Recently, India’s technology giant Jio, partly acquired by Facebook, has disclosed the confidential data of people, tested for COVID-19.
In March of this year, Jio released a service that allows users to identify COVID-19 symptoms with their phone or website.
“The service was launched in March, right before India’s nationwide lockdown was announced, and allowed users to self-screen themselves for the virus. However, an apparent Jio security lapse meant that one of the core databases, where the results were stored, was exposed to the internet without any password protection”, — writes TechRadar portal.
As it turned out, the tech giant did not care about the confidentiality of its customers.
According to TechCrunch, on May 1 security researcher Anurag Sen discovered an open-source Jio database containing millions of entries, starting since April 17th. TechCrunch immediately contacted the company and its specialists disconnected insecure server.
“We have taken immediate action. The logging server was for monitoring performance of our website, intended for the limited purpose of people doing a self-check to see if they have any COVID-19 symptoms”, — said Jio spokesperson Tushar Pania in a statement.
Although the server did contain a log of errors in the site and other system messages, it also received large amounts of user-generated data.
Each test was recorded in a database indicating who is being tested (the user or relative), his age and gender. The data also included the user’s agent – a small sample of information about the browser version and operating system. This information is necessary for the correct display of the site, but can also be used to track user activity on the Web.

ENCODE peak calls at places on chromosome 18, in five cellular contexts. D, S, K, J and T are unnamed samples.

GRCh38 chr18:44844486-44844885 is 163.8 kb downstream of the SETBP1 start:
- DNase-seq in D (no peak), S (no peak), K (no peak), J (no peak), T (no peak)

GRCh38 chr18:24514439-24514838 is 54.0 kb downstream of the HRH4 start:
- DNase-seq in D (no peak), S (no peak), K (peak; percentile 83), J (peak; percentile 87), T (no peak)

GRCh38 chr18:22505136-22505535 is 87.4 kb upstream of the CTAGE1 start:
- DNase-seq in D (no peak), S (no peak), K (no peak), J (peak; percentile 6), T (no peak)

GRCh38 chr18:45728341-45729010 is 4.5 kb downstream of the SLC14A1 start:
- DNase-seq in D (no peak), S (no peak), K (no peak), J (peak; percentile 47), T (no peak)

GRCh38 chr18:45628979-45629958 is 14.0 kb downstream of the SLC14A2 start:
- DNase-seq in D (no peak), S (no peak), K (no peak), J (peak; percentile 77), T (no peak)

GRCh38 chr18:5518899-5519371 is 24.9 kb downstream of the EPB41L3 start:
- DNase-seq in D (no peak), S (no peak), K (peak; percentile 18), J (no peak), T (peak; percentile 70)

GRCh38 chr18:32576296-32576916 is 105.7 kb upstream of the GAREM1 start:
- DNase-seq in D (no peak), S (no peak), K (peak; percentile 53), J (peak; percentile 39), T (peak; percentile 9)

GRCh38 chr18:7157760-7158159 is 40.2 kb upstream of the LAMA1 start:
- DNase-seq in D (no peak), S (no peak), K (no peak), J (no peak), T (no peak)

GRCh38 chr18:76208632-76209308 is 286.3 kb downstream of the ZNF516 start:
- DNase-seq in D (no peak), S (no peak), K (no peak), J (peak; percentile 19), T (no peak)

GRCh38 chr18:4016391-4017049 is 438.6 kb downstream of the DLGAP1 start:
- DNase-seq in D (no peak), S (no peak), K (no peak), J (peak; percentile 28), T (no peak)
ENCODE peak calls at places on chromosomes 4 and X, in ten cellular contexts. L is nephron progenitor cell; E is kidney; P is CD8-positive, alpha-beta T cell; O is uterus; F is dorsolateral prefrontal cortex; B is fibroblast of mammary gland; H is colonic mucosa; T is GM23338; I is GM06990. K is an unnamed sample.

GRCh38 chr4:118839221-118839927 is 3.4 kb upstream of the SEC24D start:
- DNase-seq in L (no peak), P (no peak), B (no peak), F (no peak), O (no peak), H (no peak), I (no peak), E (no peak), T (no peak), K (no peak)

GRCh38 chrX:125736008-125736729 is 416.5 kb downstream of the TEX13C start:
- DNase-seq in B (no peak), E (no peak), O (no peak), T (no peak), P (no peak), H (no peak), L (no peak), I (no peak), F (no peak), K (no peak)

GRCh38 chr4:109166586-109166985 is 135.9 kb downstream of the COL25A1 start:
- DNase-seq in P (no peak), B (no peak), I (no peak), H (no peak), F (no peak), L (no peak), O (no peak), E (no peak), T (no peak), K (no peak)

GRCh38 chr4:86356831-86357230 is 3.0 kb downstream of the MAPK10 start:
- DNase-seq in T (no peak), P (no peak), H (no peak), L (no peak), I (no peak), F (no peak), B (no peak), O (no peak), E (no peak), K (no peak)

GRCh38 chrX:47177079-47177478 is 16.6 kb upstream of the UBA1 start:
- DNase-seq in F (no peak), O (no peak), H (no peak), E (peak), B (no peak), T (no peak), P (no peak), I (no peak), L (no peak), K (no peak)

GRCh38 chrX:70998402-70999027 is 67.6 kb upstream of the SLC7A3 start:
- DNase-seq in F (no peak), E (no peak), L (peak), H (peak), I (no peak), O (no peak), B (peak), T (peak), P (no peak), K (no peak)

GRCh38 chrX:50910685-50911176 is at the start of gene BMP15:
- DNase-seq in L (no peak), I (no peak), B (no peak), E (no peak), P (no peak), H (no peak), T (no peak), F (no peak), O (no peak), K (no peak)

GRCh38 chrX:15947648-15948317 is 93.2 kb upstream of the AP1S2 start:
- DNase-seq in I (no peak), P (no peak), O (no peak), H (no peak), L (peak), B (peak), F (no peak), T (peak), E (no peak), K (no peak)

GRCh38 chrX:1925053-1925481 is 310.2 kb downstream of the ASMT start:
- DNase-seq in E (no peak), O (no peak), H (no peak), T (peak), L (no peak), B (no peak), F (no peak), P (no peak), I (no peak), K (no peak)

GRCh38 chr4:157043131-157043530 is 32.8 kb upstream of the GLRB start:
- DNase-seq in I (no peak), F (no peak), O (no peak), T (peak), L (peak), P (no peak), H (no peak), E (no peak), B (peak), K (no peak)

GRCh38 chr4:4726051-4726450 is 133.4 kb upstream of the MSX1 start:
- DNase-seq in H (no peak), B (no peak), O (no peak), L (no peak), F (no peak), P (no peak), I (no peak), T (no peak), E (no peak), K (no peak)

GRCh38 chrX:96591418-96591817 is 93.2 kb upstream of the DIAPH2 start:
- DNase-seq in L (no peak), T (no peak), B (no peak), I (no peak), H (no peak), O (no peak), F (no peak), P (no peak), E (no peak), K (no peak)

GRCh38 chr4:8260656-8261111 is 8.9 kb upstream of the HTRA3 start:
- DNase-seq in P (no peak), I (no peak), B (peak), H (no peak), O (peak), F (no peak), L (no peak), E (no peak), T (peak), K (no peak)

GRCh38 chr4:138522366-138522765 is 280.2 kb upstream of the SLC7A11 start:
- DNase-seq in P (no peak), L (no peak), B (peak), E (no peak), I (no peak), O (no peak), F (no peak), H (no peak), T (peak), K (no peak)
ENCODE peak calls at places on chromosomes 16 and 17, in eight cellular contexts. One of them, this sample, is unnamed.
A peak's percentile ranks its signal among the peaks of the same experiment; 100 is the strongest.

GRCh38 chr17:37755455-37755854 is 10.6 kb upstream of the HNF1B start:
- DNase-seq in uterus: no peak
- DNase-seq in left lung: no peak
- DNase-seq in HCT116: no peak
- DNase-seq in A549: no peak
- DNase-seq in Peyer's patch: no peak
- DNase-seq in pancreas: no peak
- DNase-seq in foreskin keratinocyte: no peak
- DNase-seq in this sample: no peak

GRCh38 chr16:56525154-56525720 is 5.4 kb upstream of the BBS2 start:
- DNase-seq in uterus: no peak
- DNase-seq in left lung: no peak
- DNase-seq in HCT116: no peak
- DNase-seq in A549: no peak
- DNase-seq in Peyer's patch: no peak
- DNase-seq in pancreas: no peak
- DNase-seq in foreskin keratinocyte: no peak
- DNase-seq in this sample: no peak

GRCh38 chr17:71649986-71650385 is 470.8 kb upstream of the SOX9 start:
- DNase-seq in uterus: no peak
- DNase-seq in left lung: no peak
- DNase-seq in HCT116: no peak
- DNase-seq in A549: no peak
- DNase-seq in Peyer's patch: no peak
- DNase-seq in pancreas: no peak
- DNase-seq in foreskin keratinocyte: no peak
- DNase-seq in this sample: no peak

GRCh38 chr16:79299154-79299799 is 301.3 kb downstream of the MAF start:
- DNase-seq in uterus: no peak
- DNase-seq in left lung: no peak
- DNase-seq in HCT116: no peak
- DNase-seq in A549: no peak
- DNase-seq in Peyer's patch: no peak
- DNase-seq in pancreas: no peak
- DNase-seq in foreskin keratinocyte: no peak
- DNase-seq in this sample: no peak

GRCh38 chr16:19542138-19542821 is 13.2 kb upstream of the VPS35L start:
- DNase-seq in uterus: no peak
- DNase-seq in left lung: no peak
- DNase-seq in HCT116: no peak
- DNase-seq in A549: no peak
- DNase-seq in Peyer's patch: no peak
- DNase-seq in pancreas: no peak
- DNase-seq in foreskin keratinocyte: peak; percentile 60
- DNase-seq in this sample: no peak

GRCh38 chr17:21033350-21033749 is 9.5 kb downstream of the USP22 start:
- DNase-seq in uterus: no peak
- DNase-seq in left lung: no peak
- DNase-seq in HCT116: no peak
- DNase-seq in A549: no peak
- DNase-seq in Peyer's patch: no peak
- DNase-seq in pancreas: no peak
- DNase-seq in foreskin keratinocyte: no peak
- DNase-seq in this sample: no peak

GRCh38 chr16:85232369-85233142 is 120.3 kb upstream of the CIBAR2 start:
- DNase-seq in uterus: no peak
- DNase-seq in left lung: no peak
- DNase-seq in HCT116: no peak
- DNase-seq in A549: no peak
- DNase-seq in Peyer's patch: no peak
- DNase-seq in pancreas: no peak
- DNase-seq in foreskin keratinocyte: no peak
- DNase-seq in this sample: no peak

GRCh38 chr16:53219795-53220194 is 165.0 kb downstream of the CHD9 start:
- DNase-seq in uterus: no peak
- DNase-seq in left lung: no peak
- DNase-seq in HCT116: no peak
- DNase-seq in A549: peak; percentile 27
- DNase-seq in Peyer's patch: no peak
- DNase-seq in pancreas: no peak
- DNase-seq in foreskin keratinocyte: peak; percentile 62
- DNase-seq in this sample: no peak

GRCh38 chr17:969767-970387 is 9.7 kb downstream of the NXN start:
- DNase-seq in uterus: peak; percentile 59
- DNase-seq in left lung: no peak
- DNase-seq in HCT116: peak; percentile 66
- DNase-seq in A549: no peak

The database also kept individual records of those who created a personal profile in the service, allowing to update symptoms over time. Each entry contained answers to questions that asks the service, including presence of symptoms and possible contacts with infected people. If the user allowed the service access to geolocation data, his exact location also fell into the database.
“The exposure could not come at a more critical time for the Indian telecoms giant. Last week Facebook invested $5.7 billion for a near-10% stake in Jio’s Platforms, valuing the Reliance subsidiary at about $66 billion”, — reports TechCrunch.
According to the publication, Jio representatives did not answer whether the company would report about a security error to those who used the symptom tracking system.
Apparently, an incident is a result of the exceptional negligence of company’s database administrators and/or information security specialists. But, as I already said, there is a constant increase in the activity of cybercriminals, exploiting the theme of COVID-19 in one way or another, and conspiracy theories are also multiplying. Keep your mind clean and your databases secure.